“No, Gran—I honestly want to know what you think I have.” Nathan knew his face was ugly with resentment, but he didn’t care. “Do I have a future here? To work at the family school, under Anna’s sharp tongue? To do odd jobs trying to make ends meet for the rest of my life? And you know there’s always the chance that I’ll get taken in a levy anyway. Better to go as a volunteer than be dragged. What other choice do I have, Gran? Please tell me.”

His grandmother met his look. “Child, I am not going to play your game. I hear your disappointment, but I also hear a good deal about yourself and your wants. God is not in the business of giving us what we want, least of all when we throw tantrums over it. If this is a trial, the Lord wants you to meet it with humility and faith.”

“It’s a little late to be bringing God into it, Gran,” Nathan said. “If you wanted to tell me that it was my God-given duty to endure and stay put, you should have mentioned it before I took the King’s coin and signed the paper. Unless you want another Cooper spending time in a royal prison.”

Gran said nothing for a long moment. “So that’s that.”

“Yes,” Nathan said, “pretty much.”

Gran hesitated, then said, “Wait here,” as if he were about to jump up and run away. She turned and left.

Nathan had just enough time to wonder where she was going before she was back. In her hands was a small Bible. Nathan recognized it as one of the old Bibles she kept on a shelf over her writing desk. Gran held it out. “This was your great-uncle Zedekiah’s Bible. He carried it with him when they took him in the levy for the Patagonian War. The one thing I know they allow you in the Army is a Bible. Take it.”

Nathan stared at it. “Gran, I can’t. It’s an heirloom.”

“It’s the only Bible we have of its size,” Gran answered. “You surely can’t take one of the study editions. It will make me feel better knowing you have it. So long as you promise to actually read it.”

Nathan, hesitating, reached out and took the Bible. The leather of its cover was worn; he could barely make out the lettering spelling out Holy Bible on its front; the former gold gilt was nearly all worn away. “Thank you, Gran.”

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Editing is a wonderful thing, even when you find icky stuff, or, a few thoughts on exposition

I am now about two chapters into the second draft edit of Princess of Fire. That’s around 13,000 words corrected for gross deficiencies, inconsistencies and obvious grammatical crimes, which, for me, is the main purpose of the second draft. In all, those 13,000 words represent about ten percent of the whole book. A fair piece of work for a couple of days.

But I have already turned up one major problem. Somehow, without intending to, I basically turned Chapter Two into one of the most blatant info-dumps in the history of sci-fi– and, brothers and sisters, that is saying something.

I distinctly remember feeling uneasy about the chapter when I wrote it, but under the principle of getting the first draft down without regard to its quality, I wrote the damn thing and moved on. Now, revisiting it, I can see it’s a blatantly clumsy attempt to tie up loose-ends from Princess of Shadows. Worse, for the most part it’s Kathy rehashing the past six months in her head, double-clumsy. It’s the sort of thing you read, and then afterwards, mentally, it’s as if you’ve been eating chalk.

The problem of conveying information to the reader, exposition, is a thorny one. Novelists have it a little easier than screenwriters, but it’s still an issue. There is nothing sillier, or more deadly to the story, than two characters sitting around telling each other what they already know– the dreaded “As you know, Bob” approach. This is generally considered the mark of an amateur, but I have seen published novels by big-name authors doing variations on this (one certain sci-fi author, not to be named, basically has his characters sitting around agreeing with one another– three or four books of that sort of thing and I was ready to drive nails into my head with a ball-peen hammer. I no longer read this author, out of self-preservation).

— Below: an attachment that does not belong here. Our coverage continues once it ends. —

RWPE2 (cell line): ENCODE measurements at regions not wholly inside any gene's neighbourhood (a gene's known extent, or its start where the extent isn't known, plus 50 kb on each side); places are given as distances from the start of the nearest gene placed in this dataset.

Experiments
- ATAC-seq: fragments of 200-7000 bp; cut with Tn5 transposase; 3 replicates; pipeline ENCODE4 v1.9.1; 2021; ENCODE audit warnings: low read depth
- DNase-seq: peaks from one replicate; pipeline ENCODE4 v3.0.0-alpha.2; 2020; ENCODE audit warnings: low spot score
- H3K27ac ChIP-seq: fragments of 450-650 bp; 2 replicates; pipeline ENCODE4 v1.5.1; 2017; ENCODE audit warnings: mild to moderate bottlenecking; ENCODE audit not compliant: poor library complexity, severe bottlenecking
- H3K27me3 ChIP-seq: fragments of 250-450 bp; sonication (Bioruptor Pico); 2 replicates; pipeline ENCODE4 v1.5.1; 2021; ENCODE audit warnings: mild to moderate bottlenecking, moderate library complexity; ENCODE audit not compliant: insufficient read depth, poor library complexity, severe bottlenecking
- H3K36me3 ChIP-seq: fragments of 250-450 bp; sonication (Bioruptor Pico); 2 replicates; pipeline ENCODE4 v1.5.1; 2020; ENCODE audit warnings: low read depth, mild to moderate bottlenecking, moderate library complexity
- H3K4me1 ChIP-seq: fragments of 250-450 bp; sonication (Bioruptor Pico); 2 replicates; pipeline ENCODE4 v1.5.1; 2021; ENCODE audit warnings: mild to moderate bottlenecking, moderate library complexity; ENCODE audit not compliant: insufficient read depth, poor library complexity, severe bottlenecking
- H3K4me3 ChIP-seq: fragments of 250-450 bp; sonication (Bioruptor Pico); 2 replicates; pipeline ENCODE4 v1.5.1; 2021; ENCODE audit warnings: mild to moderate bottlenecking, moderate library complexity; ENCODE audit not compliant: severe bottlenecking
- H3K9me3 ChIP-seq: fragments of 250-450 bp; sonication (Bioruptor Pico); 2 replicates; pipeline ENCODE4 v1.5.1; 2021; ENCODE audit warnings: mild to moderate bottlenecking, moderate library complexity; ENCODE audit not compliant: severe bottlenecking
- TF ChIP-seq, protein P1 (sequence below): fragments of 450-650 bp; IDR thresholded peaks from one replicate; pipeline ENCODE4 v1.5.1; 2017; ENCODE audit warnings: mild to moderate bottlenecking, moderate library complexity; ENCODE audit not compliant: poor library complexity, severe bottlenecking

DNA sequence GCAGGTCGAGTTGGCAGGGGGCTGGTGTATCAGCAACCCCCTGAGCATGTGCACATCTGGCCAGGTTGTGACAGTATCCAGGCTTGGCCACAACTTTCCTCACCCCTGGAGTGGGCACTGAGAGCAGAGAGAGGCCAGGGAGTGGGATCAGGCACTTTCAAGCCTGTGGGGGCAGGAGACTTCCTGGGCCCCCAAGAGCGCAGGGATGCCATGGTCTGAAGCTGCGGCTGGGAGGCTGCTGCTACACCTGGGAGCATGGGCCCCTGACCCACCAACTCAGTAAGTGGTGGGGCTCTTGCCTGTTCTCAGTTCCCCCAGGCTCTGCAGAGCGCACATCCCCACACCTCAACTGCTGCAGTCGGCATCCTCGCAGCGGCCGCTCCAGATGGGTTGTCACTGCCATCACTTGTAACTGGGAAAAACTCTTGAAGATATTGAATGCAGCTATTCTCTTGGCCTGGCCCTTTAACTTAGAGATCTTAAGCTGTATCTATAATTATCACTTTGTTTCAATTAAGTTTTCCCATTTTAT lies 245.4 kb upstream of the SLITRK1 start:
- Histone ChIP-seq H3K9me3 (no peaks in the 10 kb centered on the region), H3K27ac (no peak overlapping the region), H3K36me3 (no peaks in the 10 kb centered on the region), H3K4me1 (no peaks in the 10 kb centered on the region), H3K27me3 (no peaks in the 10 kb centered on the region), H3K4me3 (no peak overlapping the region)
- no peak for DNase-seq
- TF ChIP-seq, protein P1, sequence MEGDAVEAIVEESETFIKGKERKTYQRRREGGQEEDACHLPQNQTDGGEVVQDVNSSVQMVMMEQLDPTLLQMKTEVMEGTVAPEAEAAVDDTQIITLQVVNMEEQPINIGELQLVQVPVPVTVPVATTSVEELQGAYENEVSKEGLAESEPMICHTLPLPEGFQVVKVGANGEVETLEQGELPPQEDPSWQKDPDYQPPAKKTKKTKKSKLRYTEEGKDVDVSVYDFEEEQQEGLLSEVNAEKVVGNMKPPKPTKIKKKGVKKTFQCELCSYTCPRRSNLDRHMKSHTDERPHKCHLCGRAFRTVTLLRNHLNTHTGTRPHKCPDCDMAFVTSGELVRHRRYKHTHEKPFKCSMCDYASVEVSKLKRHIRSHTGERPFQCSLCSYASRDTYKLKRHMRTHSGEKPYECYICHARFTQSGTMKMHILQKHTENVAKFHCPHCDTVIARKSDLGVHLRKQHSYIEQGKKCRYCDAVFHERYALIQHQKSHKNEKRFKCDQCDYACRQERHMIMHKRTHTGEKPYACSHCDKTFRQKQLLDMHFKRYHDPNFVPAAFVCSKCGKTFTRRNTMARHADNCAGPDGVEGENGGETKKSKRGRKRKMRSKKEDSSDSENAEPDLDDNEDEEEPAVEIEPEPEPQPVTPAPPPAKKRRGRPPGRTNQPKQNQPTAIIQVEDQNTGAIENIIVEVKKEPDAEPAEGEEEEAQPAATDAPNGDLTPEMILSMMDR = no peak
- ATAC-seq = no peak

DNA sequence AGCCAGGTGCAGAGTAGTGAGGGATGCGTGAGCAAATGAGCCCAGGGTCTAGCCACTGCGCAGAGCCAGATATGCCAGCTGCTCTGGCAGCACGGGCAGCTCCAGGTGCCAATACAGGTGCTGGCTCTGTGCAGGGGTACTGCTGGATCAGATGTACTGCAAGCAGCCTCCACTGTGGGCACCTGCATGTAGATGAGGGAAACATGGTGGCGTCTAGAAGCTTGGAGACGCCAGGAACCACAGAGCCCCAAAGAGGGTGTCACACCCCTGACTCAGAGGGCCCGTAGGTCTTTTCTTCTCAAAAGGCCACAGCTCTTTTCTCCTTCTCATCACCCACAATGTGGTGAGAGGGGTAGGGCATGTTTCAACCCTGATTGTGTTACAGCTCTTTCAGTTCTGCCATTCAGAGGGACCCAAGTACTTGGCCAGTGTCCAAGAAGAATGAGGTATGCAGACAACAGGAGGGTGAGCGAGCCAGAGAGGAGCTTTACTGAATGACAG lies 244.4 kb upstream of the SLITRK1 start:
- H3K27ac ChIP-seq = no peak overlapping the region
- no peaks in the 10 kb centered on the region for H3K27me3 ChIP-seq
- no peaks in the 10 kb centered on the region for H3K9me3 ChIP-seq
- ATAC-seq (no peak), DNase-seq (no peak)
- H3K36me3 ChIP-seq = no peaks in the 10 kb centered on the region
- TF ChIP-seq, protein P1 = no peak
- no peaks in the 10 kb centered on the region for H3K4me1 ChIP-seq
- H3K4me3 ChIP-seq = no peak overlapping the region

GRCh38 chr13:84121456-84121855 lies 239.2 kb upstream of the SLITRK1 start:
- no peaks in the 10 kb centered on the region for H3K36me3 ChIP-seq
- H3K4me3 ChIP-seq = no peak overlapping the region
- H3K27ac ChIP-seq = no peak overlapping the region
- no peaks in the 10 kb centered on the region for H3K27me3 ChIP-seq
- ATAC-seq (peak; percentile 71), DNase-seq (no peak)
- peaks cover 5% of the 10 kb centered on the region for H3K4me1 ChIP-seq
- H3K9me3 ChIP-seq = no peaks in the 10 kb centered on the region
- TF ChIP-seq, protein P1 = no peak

Having a character who’s a stranger to things is one solution to this problem. In the first Divine Lotus book I got away with a lot of direct exposition because Kathy was new to the Jauthur universe and had to have a lot of things explained to her. Peter Weir used this technique rather artfully in Master and Commander: The Far Side of the World by the presence of Stephen Maturin, ship’s physician, who keeps having to have nautical terms explained to him (and thus, the audience).

Another technique is “incluing”, which undertakes to weave the needed information into the narrative in bits and pieces and by techniques other than stopping the whole story in its tracks. I favor this approach, as it seems far more artful– but, obviously, I haven’t quite mastered it yet.

And then there is the idea that it is okay to leave a certain amount of information to the imagination of the reader. Readers can and will fill in many gaps, and doing so will invest them more deeply in the story. You just have to make sure the gaps you’re leaving open don’t involve really critical information, for example, the gender of your protagonist (unless, of course, their gender has no bearing on the story. If so, have at it). However, many writers, and not just newbies, don’t seem to trust their readers at all– which says more about the writers than the readers.

As for Princess of Fire, I’ve already have an idea of where I can shift some of the information, and there’s probably more that’s actually non-essential and which I can leave out. What remains will, I hope, constitute a legitimate flashback. I should be able to straighten this out without too much difficulty.

But in the meantime…chalk. Bleech.